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Video turns the corner: Fleets (and drivers) focusing on tech's benefits

Jan. 15, 2020
Video technology is turning the corner: More fleets are using it and more drivers are accepting — and even embracing — it. Beyond the safety aspect, the data accumulated from video has the potential to shape operations and improve driver coaching.
This is the first part of a five-part feature on how cameras and video are changing fleets and drivers as the new decade dawns. Read Part 2 and Part 3.

Atlas Trucking & Logistics faced pushback from some of its drivers when it installed video cameras inside its trucks in 2018. One driver went so far as to leave the motor carrier. It took one tragic highway accident that left a passenger car driver a quadriplegic to change the minds of most of Atlas’s 19 company drivers and more than 100 owner-operators.

Jeff Bronson, senior director of transportation at Atlas, said without the video evidence, the company would have “fired the driver immediately, and we’d probably be facing a $40 million lawsuit that we would have lost.”

Because of the video, Atlas proved the crash was not its driver’s fault—despite the police report saying otherwise. And the driver got to keep his job. 

This example is just one of the reasons video technology is turning the corner. More fleets are using it, and more drivers are accepting—and even embracing it. 

Beyond the safety aspect, the data accumulated from video has the potential to shape operations and improve driver coaching.

Using video technology allows fleets to gain visibility into drivers’ habits behind the wheel, according to Jeremy Stickling, chief administrative officer for truckload carrier Nussbaum Transportation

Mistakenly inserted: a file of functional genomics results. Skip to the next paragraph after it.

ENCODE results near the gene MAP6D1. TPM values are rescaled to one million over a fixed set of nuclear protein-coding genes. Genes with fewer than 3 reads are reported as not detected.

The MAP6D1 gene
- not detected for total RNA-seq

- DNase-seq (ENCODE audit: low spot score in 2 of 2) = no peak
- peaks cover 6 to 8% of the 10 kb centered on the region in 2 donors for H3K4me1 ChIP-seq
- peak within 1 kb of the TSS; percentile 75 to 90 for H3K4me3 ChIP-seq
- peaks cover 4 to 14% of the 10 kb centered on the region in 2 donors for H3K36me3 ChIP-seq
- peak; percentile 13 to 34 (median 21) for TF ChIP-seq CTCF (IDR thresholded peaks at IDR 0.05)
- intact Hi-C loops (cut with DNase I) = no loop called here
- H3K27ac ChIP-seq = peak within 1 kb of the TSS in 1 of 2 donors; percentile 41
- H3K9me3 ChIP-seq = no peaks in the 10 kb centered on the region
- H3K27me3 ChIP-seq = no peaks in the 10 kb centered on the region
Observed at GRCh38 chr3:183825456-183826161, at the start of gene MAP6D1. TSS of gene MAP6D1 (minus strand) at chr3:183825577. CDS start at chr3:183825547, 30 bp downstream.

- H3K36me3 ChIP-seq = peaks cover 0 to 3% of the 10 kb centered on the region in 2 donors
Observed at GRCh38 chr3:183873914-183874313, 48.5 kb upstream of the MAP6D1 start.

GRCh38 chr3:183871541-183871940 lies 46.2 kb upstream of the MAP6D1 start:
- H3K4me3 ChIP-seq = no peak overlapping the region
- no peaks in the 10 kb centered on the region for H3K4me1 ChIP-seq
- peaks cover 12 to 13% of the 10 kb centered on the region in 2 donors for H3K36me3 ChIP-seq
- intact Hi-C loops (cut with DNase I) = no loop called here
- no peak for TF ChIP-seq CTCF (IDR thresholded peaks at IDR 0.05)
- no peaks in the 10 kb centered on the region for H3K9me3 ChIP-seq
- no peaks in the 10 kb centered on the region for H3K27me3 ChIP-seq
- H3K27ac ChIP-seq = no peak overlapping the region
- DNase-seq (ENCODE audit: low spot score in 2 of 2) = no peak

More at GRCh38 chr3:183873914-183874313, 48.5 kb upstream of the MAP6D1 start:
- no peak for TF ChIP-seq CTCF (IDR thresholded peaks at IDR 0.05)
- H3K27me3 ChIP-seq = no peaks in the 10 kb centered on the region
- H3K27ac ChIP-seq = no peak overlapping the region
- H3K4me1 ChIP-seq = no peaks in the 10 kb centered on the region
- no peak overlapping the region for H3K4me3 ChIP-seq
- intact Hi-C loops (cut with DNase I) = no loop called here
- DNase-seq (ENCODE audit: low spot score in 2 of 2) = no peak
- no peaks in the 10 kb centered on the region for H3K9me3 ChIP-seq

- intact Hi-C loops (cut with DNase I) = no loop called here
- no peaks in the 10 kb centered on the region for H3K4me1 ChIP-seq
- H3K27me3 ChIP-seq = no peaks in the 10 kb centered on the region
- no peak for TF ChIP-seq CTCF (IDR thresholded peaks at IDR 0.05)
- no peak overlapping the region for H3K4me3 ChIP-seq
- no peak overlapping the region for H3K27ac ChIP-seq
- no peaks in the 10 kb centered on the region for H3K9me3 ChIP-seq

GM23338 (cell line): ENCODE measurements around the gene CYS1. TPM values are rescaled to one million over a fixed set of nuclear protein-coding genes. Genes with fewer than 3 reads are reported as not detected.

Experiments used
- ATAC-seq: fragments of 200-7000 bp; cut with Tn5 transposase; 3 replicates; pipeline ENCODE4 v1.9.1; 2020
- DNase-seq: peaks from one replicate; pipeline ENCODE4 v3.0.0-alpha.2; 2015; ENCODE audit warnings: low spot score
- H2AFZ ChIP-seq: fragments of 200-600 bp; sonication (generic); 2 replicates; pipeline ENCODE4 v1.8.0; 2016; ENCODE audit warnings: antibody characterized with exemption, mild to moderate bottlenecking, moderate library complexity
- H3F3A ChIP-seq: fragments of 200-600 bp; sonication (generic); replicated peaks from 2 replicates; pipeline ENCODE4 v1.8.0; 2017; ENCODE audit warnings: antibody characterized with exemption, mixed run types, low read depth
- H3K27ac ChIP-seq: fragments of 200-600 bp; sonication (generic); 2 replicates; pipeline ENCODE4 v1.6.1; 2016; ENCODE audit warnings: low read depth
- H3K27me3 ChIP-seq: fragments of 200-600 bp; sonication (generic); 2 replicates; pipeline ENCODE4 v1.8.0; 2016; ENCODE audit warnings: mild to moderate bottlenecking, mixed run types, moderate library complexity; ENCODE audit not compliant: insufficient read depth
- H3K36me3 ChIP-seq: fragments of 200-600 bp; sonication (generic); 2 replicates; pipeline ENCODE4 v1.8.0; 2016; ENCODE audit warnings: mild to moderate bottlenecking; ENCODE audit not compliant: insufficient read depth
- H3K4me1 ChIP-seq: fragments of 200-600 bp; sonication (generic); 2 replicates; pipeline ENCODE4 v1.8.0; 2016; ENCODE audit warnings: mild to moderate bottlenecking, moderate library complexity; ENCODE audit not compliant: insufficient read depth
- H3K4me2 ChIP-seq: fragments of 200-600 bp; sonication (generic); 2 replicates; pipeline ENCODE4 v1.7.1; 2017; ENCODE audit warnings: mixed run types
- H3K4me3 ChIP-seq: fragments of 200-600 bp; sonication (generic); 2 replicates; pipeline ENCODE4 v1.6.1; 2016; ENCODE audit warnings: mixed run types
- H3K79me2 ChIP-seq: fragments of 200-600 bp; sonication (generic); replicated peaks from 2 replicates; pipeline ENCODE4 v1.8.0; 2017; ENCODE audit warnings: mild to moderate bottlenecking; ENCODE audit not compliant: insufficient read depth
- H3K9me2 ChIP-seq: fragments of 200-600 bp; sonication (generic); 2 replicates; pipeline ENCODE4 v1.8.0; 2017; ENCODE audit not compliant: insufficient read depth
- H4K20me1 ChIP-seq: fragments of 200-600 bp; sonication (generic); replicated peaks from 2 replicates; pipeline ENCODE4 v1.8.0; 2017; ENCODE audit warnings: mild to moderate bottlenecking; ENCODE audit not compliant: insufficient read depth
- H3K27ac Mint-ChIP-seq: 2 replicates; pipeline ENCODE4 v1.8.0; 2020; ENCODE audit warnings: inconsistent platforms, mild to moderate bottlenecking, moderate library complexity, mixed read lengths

“Instead of saying, ‘Hey, we think we’re paying for a safe driver here because they haven’t had any accidents,’ it’s ‘We know we’re paying for a safe driver because of the lack of those following-distance instances, because of the lack of erratic lane changes, or because of those things that we didn’t necessarily have this ability to see before camera-based technology came into play.”

Fleets are becoming more proactive by using video as a teaching tool. 

“One of the most important things we’ve used it for is coaching,” said Ronnie Holland, director of safety for TCW, which has a fleet of 300 trucks and 500 drivers. “It’s not [used] to condemn a driver if they made a mistake. It’s to coach with them.”

Before video, most truck-involved crashes were blamed on the biggest vehicle involved in the incident and cost fleets lots of money in litigation. That is changing. 

A recent Federal Motor Carrier Safety Administration study of more than 5,600 truck and bus crashes found that nearly 94% were not preventable by the motor carrier or commercial driver. 

“What happens is these videos and data start to prove that,” said T.J. Thomas, director of marketing and customer solutions for the control group at Bendix Commercial Vehicle Systems. “The fleets get the video and data around a collision, and it proves that their driver and their fleet weren’t the cause of the accident. Then they start getting exonerated from these lawsuits.”

At the same time, fleets are now seeing that “the bigger opportunity is what I’ll call ‘video data’—not just video—and how objective information can literally transform not just safety but operations,” said SmartDrive CEO Steve Mitgang.

This is the first part of a five-part feature on how cameras and video are changing fleets and drivers as the new decade dawns. We'll take a deeper look at the data, coaching and legal benefits of video in trucking this week. Read Part 2 and Part 3.
About the Author

Josh Fisher | Editor-in-Chief

Editor-in-Chief Josh Fisher has been with FleetOwner since 2017, covering everything from modern fleet management to operational efficiency, artificial intelligence, autonomous trucking, regulations, and emerging transportation technology. He is based in Maryland. 

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